I prefer to be seated in a nice chair away from the masses but you can honestly do an interview from anywhere at almost anytime.

One memorable interview I had was with the wonderful David Woods during a quick afternoon break, in a hall way using two ottomans, and a pass by held the iPad! Fun times.

3. The Flow of an interview

The most important advice I can give about conducting an interview is that it’s not about you. It truly isn’t. It’s about casting your expert in the best possible light (but to not go overboard), it about asking some questions and having some fun and it’s about giving value to your audience!

Obviously everyone wants to do well, but the main thing is to be your authentic self and to come from a  place of giving value.

I usually start off by very briefly introducing myself and then introducing the interviewee.

If your expert has ‘an intro’ this is where you would use it. And it’s important to ask them if they have one because it’s respecting their brand and their expertise.

You’d then talk about the purpose of this interview and how it would be of benefit for the audience – because I repeat again, it’s about them!

Depending on the amount of time allotted will give you an indication of the amount of questions you have and the quality and depth of them.

In general I like to atleast ask three questions

  • A background question – life, history, beginnings etc
  • An expertise question – a question where they can shine and give good value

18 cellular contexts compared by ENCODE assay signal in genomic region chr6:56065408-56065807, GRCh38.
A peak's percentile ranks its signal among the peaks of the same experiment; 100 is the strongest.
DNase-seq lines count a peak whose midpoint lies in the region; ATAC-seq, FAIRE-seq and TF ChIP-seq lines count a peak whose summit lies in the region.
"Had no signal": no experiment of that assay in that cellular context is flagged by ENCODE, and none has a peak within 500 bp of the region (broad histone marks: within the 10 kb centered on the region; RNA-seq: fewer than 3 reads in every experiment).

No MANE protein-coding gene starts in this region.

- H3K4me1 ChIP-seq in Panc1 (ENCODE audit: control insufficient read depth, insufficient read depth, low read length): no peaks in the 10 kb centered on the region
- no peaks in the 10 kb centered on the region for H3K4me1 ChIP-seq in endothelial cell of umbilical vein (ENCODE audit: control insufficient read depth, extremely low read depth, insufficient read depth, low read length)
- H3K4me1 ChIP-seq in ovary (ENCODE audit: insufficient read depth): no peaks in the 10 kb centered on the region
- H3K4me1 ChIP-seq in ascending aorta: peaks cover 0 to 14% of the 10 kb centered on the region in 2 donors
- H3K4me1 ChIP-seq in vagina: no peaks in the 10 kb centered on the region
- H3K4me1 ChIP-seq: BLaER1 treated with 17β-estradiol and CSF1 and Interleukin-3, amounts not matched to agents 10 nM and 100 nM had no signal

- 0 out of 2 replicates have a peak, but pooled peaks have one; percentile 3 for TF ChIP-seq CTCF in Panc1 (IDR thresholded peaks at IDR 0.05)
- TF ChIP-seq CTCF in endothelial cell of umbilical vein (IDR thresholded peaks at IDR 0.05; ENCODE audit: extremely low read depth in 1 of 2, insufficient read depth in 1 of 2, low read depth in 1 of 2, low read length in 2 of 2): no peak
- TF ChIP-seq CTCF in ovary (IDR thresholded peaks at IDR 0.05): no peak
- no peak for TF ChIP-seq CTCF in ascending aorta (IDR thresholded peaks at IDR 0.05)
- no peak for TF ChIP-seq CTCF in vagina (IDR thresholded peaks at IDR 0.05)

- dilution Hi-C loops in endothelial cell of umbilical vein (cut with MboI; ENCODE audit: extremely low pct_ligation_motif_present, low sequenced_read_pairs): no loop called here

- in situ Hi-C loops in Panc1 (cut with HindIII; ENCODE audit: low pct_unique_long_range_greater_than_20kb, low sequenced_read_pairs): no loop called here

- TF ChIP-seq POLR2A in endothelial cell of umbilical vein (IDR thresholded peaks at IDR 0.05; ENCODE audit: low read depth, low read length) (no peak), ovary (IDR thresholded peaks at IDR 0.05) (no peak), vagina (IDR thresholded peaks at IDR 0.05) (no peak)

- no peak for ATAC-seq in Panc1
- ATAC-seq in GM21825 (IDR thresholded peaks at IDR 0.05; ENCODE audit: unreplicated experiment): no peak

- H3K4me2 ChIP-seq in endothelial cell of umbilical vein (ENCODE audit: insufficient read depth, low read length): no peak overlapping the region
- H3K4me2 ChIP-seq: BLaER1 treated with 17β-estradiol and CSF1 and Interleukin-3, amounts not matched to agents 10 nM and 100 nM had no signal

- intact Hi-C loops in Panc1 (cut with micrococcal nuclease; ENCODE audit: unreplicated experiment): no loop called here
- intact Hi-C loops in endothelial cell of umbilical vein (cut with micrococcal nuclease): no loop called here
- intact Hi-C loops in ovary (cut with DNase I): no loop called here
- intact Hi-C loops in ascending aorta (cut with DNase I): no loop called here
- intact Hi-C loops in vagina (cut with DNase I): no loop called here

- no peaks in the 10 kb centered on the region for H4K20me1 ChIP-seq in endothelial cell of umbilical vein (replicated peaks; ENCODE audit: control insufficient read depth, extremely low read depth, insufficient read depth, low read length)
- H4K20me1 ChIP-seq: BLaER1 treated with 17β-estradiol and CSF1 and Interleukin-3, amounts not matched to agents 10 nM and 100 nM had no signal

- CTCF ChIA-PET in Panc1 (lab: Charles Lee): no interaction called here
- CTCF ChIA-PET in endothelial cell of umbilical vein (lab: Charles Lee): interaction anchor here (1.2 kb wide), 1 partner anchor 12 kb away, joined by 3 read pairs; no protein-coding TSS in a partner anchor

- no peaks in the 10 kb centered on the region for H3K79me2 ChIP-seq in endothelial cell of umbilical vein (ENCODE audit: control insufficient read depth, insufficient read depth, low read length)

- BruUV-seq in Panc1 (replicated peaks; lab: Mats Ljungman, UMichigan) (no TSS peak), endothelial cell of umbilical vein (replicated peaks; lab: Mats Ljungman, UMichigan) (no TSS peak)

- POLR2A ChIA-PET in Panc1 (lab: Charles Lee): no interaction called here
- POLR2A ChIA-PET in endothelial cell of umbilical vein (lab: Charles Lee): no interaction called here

• A closing question – Re-affirm take aways, action points, to do’s.

Hint: Ask questions you want to have answered know because more than likely your audience will feel the same!

Hint #2: Don’t try to control the interview. Have a relaxed, friendly conversation. By letting it flow you’ll be surprised what gold nuggets you’ll pick up (for your audience!)

4. Close the interview

Nearing the end of the interview thank your expert for their time and allow them the opportunity to plug whatever book, course or training they have. It could also be as simple as telling the audience how they can connect with them and continue the conversation.

5. Edit and Upload

When you’ve completed your interview, thank them for your time. Check the recording and then download it to your PC/ Mac and use whatever movie making software you have on hand.

Personally I just use the software that comes with my Mac.

Further Questions

Here are some common questions that I have received about conducting interviews

Q: Should I give the expert a list of my interview questions so they know what I am asking?

A: It’s probably not a bad idea. If it helps the person feel more safe and relaxed then do it. But depending on your relationship it may not be necessary. It could be a good idea to just give them a brief run through before you actually interview them

Q: What if I don’t feel competent to ask a big name expert in my niche?

A: Persoanlly I would still try, or even send them a list of questions. Remember you’re helping them as much as the other way round. However, there’s nothing wrong with starting with a  B or even C list expert. We all have to start somewhere 🙂

Q: Do I need a wired mic? or some lights? what sort of equipment should I use?

A: It depends on your brand and where you are at the moment. I recommend you start where you are at. I started with a simple digital camera and my mobile phone. iPads are handy as well!

Examples of Interviews

In this example Jenny Jordan interview me at the Home Business Summit

In this example I interview Jenny Jordan!

And in this example I am having lots of fun interviewing Ernest Lim


  • Find someone you’d like to interview and get started today
  • Remember it’s not about you its about giving your audience some value
  • Don’t worry about being perfect and have some fun!


What are your questions or tips in relation to conducting interviews?